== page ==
Guitar tutor Scott McGill's work with legendary bassist Percy Jones ACMGuitar tutor Scott McGill's work with legendary bassist Percy Jones

Guitar tutor Scott McGill’s work with legendary bassist Percy Jones

30 Nov 2017

Guitar tutor Scott McGill’s work with legendary bassist Percy Jones

Percy Jones is renowned for his work with Brand X, Phil Collins, and Brian Eno, so we were understandably excited to find out that ACM tutor Scott McGill has been playing with Percy for a number of years!

Scott has performed at all levels of the music industry, including to over 500,000 people, playing alongside Jimmy Page, the Beach Boys, and Joan Jett. In recent years, he has worked extensively with Percy Jones and Ritchie DeCarlo, releasing four albums so far as a trio. In a recent interview, Percy refers to Scott as an interesting person to play with, who likes to push boundaries.

We spoke to Scott to find out more.

Hi Scott! How did you get involved with Percy Jones?

I met Percy in the early 2000’s as our record label at that time booked a short tour in which Percy was the opening act. He did a solo bass set with loops before we played. This was my band with Michael Manring called McGill Manring Stevens.

You toured the US with Percy and Ritche DeCarlo recently, how was that?

Very busy and a tight schedule as after I landed in the U.S. we went into the studio quickly to record new tracks and rehearse simultaneously. In fact, the rehearsals lasted until one hour before the doors opened for the first gig in Philadelphia.

Third Transmission – What was the recording process for that like? Do you come to the session with pre-formed ideas, or do you allow for a lot of experimentation?

The process was fast and concentrated in regard to the music and general logistics. Our drummer Ritchie DeCarlo is actually the guy who really makes it all happen as he is the producer, recording engineer, and booking agent. He is amazing as a musician and producer.

We came with only a few set ideas and normally play them out recording everything. We then listen, edit, and the material is constructed either as first or second pass performances, or edits of many different performances. Ritchie is the one who executes this process. There is a lot of experimentation in terms of musical ideas, editing schemes, recording techniques, use of software, and musical style in general as it is truly “progressive” rock/fusion music. Our audience expects it from us.

What’s your go-to gear, guitars when working with Percy?

I have a number of guitars Fretted and Fretless Electric and Acoustic that I use for the recordings. The amplification is usually whatever Ritchie has at the studio and my friend Bryan Betts has always been gracious enough to lend me his gear when he is back in the U.S. It varies and I could not say what I actually use and don’t really have any specific preferences except that it has to be loud enough and work with my pedals and guitars which are my only constant.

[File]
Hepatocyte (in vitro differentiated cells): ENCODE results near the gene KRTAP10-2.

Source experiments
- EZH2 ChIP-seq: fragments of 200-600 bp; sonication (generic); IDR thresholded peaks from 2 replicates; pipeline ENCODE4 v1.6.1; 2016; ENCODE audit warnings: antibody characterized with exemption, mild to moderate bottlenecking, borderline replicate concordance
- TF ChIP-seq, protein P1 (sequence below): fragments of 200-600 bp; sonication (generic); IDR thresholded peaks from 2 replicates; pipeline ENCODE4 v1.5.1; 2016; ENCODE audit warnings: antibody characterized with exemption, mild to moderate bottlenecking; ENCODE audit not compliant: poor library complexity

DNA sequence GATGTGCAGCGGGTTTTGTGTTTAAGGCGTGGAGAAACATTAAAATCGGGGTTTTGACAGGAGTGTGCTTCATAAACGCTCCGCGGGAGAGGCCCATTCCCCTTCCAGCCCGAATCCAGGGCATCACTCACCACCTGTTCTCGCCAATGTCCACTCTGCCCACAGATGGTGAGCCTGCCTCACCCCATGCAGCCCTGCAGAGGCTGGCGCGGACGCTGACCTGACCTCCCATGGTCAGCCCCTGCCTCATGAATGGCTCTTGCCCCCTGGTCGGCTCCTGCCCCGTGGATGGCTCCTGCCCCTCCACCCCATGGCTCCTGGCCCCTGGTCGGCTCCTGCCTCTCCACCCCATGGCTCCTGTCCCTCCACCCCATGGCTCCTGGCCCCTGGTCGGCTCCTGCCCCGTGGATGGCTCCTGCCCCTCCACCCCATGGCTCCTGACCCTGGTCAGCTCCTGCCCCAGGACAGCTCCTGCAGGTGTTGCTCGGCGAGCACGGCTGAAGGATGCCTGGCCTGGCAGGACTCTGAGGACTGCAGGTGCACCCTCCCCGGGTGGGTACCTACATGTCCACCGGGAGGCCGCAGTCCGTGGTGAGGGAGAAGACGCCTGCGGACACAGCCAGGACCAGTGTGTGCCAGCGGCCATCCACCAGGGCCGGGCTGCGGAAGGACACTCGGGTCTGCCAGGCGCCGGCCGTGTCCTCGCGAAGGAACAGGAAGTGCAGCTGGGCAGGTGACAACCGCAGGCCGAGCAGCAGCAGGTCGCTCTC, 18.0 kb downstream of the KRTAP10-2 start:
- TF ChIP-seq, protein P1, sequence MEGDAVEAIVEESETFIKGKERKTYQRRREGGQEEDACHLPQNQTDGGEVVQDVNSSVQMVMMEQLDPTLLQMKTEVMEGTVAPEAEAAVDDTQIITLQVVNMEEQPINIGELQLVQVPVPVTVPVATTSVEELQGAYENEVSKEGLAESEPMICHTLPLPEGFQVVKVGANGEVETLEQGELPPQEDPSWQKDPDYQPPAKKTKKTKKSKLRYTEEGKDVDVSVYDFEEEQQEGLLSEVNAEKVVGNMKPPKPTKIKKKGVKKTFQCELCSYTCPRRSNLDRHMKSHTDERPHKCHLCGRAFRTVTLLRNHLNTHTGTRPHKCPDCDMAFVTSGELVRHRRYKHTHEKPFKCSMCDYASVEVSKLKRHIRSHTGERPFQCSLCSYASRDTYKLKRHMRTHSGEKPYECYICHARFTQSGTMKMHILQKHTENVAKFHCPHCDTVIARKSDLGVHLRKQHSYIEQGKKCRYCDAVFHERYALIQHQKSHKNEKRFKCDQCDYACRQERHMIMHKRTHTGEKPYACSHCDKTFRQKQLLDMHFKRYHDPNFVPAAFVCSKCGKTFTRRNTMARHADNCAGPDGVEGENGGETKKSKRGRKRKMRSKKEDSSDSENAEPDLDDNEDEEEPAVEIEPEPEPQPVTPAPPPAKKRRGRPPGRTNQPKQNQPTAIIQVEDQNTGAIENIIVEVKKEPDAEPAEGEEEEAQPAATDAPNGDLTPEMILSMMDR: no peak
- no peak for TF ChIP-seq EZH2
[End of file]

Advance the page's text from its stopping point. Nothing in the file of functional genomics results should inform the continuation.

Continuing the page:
I also record directly into the console and use Amp Modelling software as well as use a 13 pin MIDI line into the computer to trigger plug ins after the tracks are recorded for interesting hybrid sounds with Guitar Amp and Synths. My pedals are mostly Line 6. I have the Modulation, Delay, Filter Modellers, a Boss Super Shifter for Pitch Shifting, and I use two Zen pedals designed and graciously given to me by Bryan Betts. One is a bionic Tube Screamer called a Skyline Drive and the other is a MXR Phase 90 Script style Pedal. I am hoping to get another one of his Skyline Drives to further drive the first one for additional flexibility.

Percy describes you as a player who likes to push boundaries. How would you describe your approach to guitar playing?

I am greatly influenced by 20th Century Classical Composers such as Arnold Schoenberg as well as my old teacher Dennis Sandole who taught John Coltrane, James Moody, Pat Martino, and many others. With Percy and Ritchie, I approach playing the Guitar as mainly accomplishing musical ideas and textures.

I have a very technical approach in general and I like to play a lot and play fast. In a trio of this type it is important to have a lot of ideas but you need them not only in the writing, but in the performance. I need to sound like I am playing a stream of ideas while I perform with them so all of the material sounds composed even if it is improvised. In general, the music is heavy fusion with a great emphasis on ambient textures and electronic musical processes.

What else have you got coming up?

I have recorded a lot of Classical music for solo Electric Fretted and Fretless Guitar by composers such as music by Paganini, Bach, Liszt, Debussy and Wagner. I used a clean sound for this music and did the Violin Music with Fretless Guitar. One of the pieces is a solo Ambient piece as well, influenced by Ornette Coleman. I did these entirely solo with no backing tracks or other musicians. There are now some clips on Youtube now but I intend to release the full collection of these sometime in 2018.

I was recently contacted by G. Calvin Weston who played Drums in Ornette Coleman’s band Prime Time about doing a release and maybe a few performances. Hopefully we can make that work as I enjoy his playing and music. I am also active writing academic papers on the material I like to play which I usually post on academia.edu and have been doing a lot in the way of taking well-known music theory texts and creating study guides from them.


If you’d like to study at ACM and learn first-hand from world-class musicians like Scott McGill, please call our Admissions Team on 01483 500 841 or visit www.acm.ac.uk/open-days/ to book a place on an ACM Open Day today.

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